The Littman Library of Jewish Civilization in association with Liverpool University Press

Rebbe, the Messiah, and the Scandal of Orthodox Indifference: With a New Introduction (Littman Library of Jewish Civilization)

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ISBN: 9781874774884
Publisher: The Littman Library of Jewish Civilization in association with Liverpool University Press
Publication Date: 2001-09-01
Number of pages: 192
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This book is a history, an indictment, a lament, and an appeal, focusing on the messianic trend in Lubavitch hasidism. It demonstrates how hasidim who affirm the dead Rebbe's messiahship have abandoned one of Judaism's core beliefs in favour of adherence to the doctrine of a second coming. At the same time, it decries the remarkable equanimity with which the standard-bearers of Orthodoxy have granted legitimacy to this development by continuing to recognize such believers as Orthodox Jews in good standing. This dramatic abandonment of the age-old Jewish resistance to a quintessentially Christian belief is a development of striking importance for the history of religions, and it is an earthquake in the history of Judaism. David Berger chronicles the unfolding of this development from a personal viewpoint. He describes the growing concern that impelled him to undertake an anti-messianist campaign-publications, correspondence, and the sponsorship of a Rabbinical Council of America resolution excluding this belief from authentic Judaism.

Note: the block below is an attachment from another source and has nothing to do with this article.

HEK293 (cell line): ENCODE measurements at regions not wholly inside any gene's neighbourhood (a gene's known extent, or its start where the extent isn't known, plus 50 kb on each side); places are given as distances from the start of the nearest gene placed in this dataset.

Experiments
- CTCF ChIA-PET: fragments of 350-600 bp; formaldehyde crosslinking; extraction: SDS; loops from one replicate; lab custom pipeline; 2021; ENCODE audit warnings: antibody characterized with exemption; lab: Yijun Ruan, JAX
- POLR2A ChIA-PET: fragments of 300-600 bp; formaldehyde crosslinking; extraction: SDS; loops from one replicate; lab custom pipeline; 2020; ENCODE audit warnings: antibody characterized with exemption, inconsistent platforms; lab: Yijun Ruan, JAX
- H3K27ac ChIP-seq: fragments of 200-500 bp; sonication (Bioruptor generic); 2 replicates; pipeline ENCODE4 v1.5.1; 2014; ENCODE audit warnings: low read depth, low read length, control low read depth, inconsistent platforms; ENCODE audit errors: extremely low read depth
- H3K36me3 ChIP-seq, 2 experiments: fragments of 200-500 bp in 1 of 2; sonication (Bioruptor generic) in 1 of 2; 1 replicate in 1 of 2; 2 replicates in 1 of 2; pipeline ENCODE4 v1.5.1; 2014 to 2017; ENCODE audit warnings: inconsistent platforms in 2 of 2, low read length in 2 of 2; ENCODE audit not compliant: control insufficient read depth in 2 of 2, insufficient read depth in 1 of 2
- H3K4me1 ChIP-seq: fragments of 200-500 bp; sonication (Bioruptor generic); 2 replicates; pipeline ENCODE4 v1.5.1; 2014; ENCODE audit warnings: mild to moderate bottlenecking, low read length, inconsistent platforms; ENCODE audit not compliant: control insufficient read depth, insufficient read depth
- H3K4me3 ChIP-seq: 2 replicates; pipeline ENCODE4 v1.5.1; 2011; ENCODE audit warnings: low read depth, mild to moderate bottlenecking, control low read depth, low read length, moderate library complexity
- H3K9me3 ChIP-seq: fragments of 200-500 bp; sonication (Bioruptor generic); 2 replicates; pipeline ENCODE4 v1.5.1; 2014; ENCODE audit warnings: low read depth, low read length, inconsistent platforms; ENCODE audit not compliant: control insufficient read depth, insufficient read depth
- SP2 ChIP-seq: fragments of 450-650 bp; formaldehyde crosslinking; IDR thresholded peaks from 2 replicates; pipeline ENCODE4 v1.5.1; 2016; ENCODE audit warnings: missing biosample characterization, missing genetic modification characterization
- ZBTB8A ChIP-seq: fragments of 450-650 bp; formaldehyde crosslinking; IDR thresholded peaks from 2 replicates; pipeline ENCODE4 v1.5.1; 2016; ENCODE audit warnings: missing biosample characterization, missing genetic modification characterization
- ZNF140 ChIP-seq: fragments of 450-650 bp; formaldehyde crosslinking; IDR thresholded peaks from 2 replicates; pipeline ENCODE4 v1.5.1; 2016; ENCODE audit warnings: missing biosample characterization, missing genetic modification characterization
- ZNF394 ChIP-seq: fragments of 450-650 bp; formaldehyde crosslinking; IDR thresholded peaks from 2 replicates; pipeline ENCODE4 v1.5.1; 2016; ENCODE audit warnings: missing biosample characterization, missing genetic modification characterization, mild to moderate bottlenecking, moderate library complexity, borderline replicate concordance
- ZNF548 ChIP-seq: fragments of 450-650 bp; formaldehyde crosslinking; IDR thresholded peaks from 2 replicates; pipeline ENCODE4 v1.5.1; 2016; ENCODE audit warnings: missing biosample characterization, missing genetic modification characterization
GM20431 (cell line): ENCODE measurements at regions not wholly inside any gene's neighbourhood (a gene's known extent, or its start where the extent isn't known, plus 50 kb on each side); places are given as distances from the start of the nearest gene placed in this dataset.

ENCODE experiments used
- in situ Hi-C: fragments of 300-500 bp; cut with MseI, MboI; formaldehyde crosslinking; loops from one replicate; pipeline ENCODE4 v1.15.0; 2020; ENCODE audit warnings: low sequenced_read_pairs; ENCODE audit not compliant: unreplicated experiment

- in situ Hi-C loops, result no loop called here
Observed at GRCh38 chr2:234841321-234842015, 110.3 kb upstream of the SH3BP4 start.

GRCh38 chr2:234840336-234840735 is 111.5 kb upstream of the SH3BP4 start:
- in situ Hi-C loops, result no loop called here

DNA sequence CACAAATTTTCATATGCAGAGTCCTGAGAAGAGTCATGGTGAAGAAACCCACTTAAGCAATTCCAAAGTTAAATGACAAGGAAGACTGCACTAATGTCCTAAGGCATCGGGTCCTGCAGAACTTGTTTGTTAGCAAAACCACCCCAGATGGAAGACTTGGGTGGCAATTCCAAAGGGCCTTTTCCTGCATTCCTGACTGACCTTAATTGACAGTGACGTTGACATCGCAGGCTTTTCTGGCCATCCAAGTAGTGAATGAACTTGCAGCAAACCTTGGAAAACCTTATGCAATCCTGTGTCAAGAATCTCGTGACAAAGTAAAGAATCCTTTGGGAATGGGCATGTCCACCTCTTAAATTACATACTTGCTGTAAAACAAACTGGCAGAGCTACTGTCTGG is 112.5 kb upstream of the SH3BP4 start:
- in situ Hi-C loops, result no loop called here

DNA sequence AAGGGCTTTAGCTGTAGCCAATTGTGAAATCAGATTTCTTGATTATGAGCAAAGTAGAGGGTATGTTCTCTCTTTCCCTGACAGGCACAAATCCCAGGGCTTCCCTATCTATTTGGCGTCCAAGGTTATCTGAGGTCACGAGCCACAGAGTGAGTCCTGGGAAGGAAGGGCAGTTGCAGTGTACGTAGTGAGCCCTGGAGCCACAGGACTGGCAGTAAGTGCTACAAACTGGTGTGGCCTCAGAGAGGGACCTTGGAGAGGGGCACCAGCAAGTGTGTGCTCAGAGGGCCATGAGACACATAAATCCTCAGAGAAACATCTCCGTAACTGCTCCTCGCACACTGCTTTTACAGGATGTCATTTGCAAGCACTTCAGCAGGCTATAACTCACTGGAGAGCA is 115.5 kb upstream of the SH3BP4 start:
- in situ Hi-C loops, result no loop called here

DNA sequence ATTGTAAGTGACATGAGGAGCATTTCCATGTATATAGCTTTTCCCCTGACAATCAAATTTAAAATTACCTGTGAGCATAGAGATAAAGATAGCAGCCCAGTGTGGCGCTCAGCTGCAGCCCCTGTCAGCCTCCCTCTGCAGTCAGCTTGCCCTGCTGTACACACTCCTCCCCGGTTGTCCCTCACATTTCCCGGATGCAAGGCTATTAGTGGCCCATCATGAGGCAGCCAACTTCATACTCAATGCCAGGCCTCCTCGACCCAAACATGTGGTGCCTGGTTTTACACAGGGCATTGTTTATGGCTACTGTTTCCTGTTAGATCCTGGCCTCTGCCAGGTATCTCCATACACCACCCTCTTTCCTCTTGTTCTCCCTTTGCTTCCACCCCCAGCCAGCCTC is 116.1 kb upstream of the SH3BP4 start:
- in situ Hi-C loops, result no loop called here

He argues that a large number, almost certainly a substantial majority, of Lubavitch hasidim believe in the Rebbe's messiahship; a significant segment, including educators in the central institutions of the movement, maintain a theology that goes beyond posthumous messianism to the affirmation that the Rebbe is pure divinity. While many Jews see Lubavitch as a marginal phenomenon, its influence is in fact growing at a remarkable rate-to the point where its representatives are poised to dominate Orthodox religious institutions not merely in isolated outposts but in several major countries throughout the world. This book analyses the boundaries of Judaism's messianic faith and its conception of God. It assesses the threat posed by the messianists of Lubavitch and points to the consequences, ranging from undermining a fundamental argument against the Christian mission to calling into question the kosher status of many foods and ritual objects prepared under Lubavitch supervision. Finally, it proposes a strategy to protect authentic Judaism from this assault.

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